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Flash drives are designed to withstand use and some abuse from the owner, and some are even nearly indestructible. You may not own an indestructible flash drive, though, and you might want to consider the five common ways a flash drive may be damaged, some of which can be prevented.

1. Environmental Factors

Water, heat, and shock are all factors that may ruin your flash drive, with water being the largest opponent. Although some flash drives will work if thoroughly dried, it is highly not recommended that you submerge your flash drive in water or expose it to water for a duration of time. Chances are, your flash drive will be ruined. It may be possible to recover the data on the flash drive after exposure to water, but do you really want to take the risk?

Exposure to heat is also not recommended. If the flash drive becomes too hot or is exposed to high temperatures frequently and/or for a long period of time, the storage cells inside the flash memory may be affected. The heat could possibly delete or damage data if exposed for too long.

Shock is also a factor to consider. Continued slamming, smashing, or dropping of the flash drive, even though cased, may damage it. Keeping the flash drive cased properly and watched over with some care will help prevent any breakage or loosening of pieces. Keeping the cap on will also protect against electrical shock so that the connectors don’t touch other objects.

2. Viruses & Mal-Ware

Although viruses and mal-ware won’t physically ruin your flash drive, they may be transferred to another computer by it. Plugging your flash drive into an unfamiliar computer’s USB port may offer a virus or mal-ware a free ride to your flash drive’s next port of visit. It’s a good idea to run anti-virus and mal-ware software to scan the flash drive occasionally to prevent freezing of the drive, deletion of files, and any infection of another computer.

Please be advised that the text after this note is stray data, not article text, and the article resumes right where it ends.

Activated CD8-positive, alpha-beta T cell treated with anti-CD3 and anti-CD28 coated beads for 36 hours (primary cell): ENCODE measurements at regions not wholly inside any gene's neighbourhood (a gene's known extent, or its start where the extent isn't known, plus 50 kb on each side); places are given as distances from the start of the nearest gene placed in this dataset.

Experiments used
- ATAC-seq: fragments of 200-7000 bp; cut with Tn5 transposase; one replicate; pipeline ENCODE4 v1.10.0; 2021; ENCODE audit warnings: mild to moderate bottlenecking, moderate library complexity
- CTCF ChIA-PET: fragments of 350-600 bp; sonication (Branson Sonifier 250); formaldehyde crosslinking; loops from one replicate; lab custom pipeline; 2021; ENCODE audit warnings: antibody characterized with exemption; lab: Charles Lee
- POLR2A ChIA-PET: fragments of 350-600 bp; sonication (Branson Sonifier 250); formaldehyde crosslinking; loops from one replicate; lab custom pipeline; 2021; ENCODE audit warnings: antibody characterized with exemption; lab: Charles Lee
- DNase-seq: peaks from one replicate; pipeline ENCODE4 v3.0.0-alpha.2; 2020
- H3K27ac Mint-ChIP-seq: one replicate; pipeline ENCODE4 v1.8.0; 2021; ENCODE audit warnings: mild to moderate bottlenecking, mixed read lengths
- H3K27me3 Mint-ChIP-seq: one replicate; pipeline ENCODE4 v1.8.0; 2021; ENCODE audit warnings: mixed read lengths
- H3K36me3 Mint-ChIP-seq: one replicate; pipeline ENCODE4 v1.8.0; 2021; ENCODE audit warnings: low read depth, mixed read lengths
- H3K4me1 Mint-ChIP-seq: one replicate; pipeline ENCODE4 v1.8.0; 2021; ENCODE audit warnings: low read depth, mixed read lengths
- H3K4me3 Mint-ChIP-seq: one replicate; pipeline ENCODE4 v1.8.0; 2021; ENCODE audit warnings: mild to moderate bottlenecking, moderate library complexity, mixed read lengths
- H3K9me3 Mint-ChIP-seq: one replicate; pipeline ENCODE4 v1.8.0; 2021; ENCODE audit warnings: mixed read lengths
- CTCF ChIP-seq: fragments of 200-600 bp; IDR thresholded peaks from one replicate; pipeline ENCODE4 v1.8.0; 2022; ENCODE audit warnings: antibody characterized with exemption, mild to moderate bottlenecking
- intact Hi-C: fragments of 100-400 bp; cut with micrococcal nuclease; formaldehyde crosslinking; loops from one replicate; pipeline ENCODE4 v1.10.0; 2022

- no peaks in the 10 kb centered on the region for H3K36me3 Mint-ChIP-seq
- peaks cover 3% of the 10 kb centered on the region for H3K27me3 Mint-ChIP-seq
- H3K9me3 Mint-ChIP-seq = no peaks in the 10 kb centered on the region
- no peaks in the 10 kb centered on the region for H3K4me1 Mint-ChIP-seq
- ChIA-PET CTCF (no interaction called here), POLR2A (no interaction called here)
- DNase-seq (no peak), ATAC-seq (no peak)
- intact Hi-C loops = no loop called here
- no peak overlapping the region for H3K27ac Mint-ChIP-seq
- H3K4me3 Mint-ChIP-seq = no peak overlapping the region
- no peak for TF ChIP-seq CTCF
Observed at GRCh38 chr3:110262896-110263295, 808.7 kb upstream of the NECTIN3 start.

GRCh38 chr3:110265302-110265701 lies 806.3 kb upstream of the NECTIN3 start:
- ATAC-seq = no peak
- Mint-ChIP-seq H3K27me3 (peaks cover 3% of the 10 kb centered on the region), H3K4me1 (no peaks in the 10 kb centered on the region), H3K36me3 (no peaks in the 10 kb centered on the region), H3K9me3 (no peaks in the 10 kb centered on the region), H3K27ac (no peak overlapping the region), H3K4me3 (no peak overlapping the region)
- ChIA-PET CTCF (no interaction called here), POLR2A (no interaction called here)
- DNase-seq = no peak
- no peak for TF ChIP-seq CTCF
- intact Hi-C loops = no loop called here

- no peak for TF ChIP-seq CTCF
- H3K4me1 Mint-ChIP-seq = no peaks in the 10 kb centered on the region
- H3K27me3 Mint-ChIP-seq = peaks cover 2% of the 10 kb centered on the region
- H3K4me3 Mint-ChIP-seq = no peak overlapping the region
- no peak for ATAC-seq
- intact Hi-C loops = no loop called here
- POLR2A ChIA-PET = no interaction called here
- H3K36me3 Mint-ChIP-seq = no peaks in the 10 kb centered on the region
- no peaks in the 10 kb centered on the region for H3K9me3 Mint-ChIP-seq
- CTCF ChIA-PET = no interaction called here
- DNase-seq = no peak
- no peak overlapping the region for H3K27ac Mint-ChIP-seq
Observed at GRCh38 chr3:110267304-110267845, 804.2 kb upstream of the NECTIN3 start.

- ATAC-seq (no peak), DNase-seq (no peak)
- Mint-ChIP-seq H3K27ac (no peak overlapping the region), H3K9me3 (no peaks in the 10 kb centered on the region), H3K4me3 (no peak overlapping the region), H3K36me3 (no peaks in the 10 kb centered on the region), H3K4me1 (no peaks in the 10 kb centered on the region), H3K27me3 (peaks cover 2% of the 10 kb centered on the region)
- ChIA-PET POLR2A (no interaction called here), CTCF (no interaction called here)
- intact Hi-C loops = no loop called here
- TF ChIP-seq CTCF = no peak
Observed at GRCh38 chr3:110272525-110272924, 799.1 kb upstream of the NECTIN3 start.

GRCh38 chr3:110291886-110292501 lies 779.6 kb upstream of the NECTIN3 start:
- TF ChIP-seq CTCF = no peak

3. Loose Pieces

Many people opt to carry their flash drive on a key chain or in their pockets thinking that their flash drive will not be harmed. Keep in mind, though, that through the constant battery of outside factors, the insides of your flash drive may loosen and damage may be done if the cap is not on. To prevent the loosening of parts, just keep a mindful eye on what objects your flash drive may come in contact with (remember no smashing, slamming or dropping) and be sure to keep the cap on when the flash drive is not in use.

4. No Ripping

Many people say that ripping a flash drive out of a computer before it is authorized to be safely removed will damage your flash drive. In many cases, this is not true. The worst thing that will happen here is that you may lose files if the flash drive is removed while in the process of transfer. If you need to leave suddenly and don’t have time to safely remove the flash drive and/or the computer won’t respond to your request, simply power the computer down. Live data transfers won’t be a worry then.

“Ripping” your flash drive from the USB port is still not recommended, though, as you may eventually cause a loosening of pieces.

5. Usage